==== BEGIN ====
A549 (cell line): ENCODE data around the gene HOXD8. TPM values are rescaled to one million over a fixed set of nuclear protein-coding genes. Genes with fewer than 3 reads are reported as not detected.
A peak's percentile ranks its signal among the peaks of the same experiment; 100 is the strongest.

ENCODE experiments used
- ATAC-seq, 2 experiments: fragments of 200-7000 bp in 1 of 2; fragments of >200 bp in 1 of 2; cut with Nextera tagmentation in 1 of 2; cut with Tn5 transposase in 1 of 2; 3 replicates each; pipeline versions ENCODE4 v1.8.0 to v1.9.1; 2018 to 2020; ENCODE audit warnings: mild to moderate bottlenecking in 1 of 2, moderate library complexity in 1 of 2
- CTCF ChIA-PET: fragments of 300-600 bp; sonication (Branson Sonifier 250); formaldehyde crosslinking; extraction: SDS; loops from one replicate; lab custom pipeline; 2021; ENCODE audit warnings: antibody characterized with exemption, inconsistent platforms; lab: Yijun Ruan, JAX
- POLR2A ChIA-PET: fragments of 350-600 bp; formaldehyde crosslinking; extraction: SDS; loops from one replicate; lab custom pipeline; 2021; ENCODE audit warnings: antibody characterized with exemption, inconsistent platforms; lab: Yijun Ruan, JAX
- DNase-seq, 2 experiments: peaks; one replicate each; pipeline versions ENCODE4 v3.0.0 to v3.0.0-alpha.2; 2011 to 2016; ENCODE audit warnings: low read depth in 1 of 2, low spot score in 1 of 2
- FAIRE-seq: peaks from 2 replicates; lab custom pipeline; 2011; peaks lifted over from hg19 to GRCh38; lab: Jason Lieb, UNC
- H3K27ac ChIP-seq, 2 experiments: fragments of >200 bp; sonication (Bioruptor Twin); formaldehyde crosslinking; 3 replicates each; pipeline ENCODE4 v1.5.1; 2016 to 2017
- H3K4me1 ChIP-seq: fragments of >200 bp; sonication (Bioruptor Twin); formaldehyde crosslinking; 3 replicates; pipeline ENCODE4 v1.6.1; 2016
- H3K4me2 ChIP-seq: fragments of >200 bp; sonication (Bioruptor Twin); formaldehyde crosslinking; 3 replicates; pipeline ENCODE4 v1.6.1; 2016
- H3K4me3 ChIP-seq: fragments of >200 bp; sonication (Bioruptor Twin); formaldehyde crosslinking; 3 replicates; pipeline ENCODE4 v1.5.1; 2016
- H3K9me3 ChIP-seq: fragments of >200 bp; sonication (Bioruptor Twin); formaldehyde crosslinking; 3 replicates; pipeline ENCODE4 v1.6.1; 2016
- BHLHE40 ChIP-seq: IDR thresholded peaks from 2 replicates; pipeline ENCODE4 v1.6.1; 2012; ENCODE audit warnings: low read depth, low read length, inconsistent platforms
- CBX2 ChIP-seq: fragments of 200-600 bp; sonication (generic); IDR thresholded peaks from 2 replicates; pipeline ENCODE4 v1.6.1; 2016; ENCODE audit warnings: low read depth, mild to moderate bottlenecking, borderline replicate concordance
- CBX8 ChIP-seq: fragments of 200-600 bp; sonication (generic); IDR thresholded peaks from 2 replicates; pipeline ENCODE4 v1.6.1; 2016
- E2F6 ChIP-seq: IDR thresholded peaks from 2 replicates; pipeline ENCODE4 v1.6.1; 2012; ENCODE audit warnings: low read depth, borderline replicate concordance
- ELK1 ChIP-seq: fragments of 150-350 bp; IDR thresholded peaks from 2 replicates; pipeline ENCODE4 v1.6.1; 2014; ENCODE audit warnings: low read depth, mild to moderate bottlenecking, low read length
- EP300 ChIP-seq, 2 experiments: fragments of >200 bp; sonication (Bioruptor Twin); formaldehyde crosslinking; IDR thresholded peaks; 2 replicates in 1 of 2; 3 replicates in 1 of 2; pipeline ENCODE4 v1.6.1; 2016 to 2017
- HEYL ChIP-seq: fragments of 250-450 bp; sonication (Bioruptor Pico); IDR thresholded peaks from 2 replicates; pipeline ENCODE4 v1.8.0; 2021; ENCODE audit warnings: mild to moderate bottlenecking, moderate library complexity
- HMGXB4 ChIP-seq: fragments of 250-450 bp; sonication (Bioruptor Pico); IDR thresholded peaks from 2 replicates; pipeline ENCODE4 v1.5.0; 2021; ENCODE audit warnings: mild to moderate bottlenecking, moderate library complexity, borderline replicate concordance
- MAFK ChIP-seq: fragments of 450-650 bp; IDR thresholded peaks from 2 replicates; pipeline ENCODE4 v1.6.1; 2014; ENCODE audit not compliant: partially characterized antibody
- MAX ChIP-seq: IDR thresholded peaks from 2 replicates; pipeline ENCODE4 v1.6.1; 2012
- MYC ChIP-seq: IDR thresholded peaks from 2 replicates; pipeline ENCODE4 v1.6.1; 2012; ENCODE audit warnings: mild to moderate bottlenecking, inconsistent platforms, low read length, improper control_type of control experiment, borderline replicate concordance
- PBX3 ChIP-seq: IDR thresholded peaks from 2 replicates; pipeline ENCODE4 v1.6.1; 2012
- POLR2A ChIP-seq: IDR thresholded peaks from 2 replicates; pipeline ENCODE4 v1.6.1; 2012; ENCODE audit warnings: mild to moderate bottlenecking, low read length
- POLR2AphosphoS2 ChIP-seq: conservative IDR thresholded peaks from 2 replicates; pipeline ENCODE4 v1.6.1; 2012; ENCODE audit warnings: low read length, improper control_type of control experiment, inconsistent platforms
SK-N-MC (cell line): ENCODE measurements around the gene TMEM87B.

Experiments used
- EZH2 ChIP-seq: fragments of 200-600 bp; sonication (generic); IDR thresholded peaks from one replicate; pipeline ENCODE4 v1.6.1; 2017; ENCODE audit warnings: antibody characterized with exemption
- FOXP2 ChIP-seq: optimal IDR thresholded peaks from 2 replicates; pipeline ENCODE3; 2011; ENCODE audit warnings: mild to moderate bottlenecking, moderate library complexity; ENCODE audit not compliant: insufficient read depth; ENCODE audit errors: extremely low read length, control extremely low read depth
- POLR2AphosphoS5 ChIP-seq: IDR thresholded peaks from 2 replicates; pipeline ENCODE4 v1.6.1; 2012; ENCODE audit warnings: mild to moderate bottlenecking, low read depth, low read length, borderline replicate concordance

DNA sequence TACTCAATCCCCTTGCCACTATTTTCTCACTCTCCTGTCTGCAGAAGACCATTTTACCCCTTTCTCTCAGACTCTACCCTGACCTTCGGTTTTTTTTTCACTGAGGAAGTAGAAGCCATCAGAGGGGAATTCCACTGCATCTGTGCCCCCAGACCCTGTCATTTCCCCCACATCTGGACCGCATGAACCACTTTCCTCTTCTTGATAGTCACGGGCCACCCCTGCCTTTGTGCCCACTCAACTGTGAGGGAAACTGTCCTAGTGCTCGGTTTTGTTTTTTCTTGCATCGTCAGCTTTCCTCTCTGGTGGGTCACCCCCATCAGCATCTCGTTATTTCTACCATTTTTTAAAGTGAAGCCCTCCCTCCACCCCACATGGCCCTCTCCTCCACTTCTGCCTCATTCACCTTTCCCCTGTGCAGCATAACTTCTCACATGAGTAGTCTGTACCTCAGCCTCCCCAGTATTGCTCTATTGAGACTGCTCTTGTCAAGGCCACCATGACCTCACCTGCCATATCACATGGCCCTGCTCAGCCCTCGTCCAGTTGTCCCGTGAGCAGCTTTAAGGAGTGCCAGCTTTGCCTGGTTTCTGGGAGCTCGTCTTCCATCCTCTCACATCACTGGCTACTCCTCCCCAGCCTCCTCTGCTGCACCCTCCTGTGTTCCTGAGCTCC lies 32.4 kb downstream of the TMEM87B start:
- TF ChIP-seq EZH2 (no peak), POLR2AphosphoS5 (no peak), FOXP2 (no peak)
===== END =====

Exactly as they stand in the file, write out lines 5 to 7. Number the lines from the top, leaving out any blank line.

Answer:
- CTCF ChIA-PET: fragments of 300-600 bp; sonication (Branson Sonifier 250); formaldehyde crosslinking; extraction: SDS; loops from one replicate; lab custom pipeline; 2021; ENCODE audit warnings: antibody characterized with exemption, inconsistent platforms; lab: Yijun Ruan, JAX
- POLR2A ChIA-PET: fragments of 350-600 bp; formaldehyde crosslinking; extraction: SDS; loops from one replicate; lab custom pipeline; 2021; ENCODE audit warnings: antibody characterized with exemption, inconsistent platforms; lab: Yijun Ruan, JAX
- DNase-seq, 2 experiments: peaks; one replicate each; pipeline versions ENCODE4 v3.0.0 to v3.0.0-alpha.2; 2011 to 2016; ENCODE audit warnings: low read depth in 1 of 2, low spot score in 1 of 2